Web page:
But we need the Spirit of God to understand the words of God. God’s Word is a lamp that shows us God’s perspective, i.e., reality. But a lamp, no matter how bright, can’t help a blind man see!

Apart from God’s Spirit we are blind men and women, for sin and idolatry have darkened our understanding of reality. We need, not only the light of God’s Word, but also the inward presence of God’s Spirit to open the eyes of our understanding to understand and receive his Word.

Young king David received the Spirit in a remarkable way. He did not receive the Spirit temporarily, like Saul. Instead, David received the Spirit “from that day forward” (v. 13). David received the Spirit permanently. The Spirit did not even leave David after his sin with Uriah and Bathsheba, although this worried him. For David prayed in his prayer of confession in Psalm 51:11:

“Cast me not away from your presence,
and take not your Holy Spirit from me.”


King David received the Spirit as a permanent possession in a remarkable way, and it caused him to do remarkable things. David was the sweet singer, psalmist of Israel, whose psalms have been read by countless millions and are still read on a daily basis by Christians. He was a mighty warrior, and a man after God’s heart.

The One Greater than David

But David was just a type, a reflection of the greater David to come. David’s greater descendent, Jesus, received the Spirit in unlimited measure, so that he is now the One, who with the Father, pours out the Spirit on his people. Isaiah prophesied of Christ’s Spirit-saturated life in this way:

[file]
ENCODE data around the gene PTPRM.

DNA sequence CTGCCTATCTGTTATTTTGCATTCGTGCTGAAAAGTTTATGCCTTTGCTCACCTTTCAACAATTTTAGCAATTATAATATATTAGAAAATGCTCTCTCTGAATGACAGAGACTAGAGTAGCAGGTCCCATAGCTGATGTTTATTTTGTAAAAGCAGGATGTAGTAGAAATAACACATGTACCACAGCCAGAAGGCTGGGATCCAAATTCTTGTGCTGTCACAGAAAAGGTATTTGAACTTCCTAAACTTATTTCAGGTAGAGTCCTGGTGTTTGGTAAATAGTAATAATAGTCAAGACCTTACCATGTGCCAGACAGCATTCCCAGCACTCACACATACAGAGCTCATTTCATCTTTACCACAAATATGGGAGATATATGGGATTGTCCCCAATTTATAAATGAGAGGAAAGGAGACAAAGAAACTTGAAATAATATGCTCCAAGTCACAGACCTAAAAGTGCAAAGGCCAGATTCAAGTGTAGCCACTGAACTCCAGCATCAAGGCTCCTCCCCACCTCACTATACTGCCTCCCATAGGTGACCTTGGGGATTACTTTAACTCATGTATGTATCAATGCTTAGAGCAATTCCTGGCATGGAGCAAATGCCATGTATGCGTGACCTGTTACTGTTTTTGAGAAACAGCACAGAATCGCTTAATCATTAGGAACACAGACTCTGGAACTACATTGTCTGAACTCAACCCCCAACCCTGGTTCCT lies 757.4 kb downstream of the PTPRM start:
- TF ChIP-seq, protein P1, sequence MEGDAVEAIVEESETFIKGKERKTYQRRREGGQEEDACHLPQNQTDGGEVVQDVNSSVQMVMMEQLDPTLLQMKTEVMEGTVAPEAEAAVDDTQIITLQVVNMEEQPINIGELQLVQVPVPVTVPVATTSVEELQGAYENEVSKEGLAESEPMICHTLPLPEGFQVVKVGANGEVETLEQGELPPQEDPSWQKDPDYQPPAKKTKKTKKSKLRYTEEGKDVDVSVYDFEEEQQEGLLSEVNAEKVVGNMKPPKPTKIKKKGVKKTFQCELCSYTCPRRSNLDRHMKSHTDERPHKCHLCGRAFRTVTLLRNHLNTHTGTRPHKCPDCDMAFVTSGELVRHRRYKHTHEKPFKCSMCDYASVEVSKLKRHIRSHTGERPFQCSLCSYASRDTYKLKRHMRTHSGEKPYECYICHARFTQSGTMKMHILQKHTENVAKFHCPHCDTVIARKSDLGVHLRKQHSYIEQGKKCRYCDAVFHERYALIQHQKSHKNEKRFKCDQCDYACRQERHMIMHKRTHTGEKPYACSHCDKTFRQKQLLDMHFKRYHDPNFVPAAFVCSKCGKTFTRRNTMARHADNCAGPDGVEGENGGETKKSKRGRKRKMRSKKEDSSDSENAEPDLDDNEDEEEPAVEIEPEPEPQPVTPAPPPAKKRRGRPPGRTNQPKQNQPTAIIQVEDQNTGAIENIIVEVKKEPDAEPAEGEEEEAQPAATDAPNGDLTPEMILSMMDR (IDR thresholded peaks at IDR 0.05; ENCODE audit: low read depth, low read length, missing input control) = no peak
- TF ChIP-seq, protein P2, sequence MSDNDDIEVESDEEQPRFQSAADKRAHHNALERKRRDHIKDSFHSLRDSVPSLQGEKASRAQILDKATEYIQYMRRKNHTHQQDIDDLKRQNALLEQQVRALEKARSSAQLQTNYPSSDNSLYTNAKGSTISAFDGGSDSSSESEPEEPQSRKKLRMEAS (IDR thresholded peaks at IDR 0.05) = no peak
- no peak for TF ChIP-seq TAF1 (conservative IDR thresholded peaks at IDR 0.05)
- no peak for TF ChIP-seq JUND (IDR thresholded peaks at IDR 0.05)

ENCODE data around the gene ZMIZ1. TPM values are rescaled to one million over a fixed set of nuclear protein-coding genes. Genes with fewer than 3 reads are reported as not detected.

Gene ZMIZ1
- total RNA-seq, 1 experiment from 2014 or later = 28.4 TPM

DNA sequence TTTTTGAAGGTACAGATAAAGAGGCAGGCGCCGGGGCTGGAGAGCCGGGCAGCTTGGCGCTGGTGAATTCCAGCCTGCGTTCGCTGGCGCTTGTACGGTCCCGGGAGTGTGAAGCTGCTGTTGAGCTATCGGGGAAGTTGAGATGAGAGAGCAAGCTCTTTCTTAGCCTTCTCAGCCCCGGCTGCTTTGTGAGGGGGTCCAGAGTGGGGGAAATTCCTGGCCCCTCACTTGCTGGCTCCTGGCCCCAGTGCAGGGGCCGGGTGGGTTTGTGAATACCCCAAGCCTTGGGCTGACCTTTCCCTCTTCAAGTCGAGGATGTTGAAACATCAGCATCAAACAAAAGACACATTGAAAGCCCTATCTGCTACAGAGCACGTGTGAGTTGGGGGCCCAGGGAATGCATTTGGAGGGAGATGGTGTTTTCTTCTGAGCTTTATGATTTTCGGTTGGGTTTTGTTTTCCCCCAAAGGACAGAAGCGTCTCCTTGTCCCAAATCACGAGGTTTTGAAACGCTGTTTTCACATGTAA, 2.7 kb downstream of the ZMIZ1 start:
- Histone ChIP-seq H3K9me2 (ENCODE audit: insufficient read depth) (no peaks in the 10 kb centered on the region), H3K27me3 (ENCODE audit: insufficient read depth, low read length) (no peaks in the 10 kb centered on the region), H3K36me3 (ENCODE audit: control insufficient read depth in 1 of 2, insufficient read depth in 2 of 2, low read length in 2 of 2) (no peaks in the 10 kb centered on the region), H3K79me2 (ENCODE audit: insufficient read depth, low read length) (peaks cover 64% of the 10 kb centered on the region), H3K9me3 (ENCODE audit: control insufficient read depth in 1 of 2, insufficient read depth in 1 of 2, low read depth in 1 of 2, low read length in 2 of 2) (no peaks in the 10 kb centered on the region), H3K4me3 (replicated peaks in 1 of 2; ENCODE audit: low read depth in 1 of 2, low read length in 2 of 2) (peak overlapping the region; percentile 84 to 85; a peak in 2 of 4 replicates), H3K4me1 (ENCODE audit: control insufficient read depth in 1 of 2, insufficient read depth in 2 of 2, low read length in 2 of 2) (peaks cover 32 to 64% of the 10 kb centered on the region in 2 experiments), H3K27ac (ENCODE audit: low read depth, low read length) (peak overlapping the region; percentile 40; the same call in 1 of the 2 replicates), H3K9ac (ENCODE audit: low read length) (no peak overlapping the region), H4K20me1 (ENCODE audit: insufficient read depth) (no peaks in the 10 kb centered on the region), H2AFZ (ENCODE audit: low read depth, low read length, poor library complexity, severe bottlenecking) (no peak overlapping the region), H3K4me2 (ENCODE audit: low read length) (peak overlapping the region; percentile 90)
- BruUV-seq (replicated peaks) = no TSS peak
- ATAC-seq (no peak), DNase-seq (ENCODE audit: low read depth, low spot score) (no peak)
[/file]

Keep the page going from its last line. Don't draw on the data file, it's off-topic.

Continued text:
"There shall come forth a shoot from the stump of Jesse,
and a branch from his roots shall bear fruit.
2 And the Spirit of the LORD shall rest upon him,
the Spirit of wisdom and understanding,
the Spirit of counsel and might,
the Spirit of knowledge and the fear of the LORD.
3 And his delight shall be in the fear of the LORD.
He shall not judge by what his eyes see,
or decide disputes by what his ears hear . . ." (Isaiah 11:1-3)


Jesus lived his life according to God’s perspective, not “by what his eyes see (saw).” He could do this because he was filled with the Spirit without measure: “For he whom God has sent utters the words of God, for he gives the Spirit without measure” (John 3:34).

Approaching the Bible Correctly

When we read the Bible we move from history to Christ to us. In other words, we look first at the historical context of a passage and what it meant at the time it was written. Then we ask how this relates to Jesus Christ, for all of the Old Testament in someway points to him. But once we have seen how it relates to Christ, we need to ask how it relates to us.

So what does this passage say to us? One thing it says to us is our need for the Holy Spirit to illumine our minds and warm our affections. The Word of God tells us about God’s perspective, but we can only embrace his perspective through the working of the Spirit as he joins us ever closer to the Father and the Son.

Union with Christ is what we celebrate as Christians at the Lord’s Supper. As we take the bread and chew it so that it enters us, so by faith Christ’s heart becomes our heart. By faith his perspective becomes our perspective. The Spirit has united us to our blessed Lord, and by faith we are united ever closer to him.

The Supper is a visible word that shows us what must happen to us through the written Word. By God’s life-giving Word our minds must be renewed. By God’s life-giving Word our hearts must be made to feel. By God’s life-giving Word Christ must be formed in us. His mind and heart must become our mind and heart.

This can only happen by the same Spirit that changed David, saturated Jesus, and is given to us by the Father and through the Son as a free and blessed gift.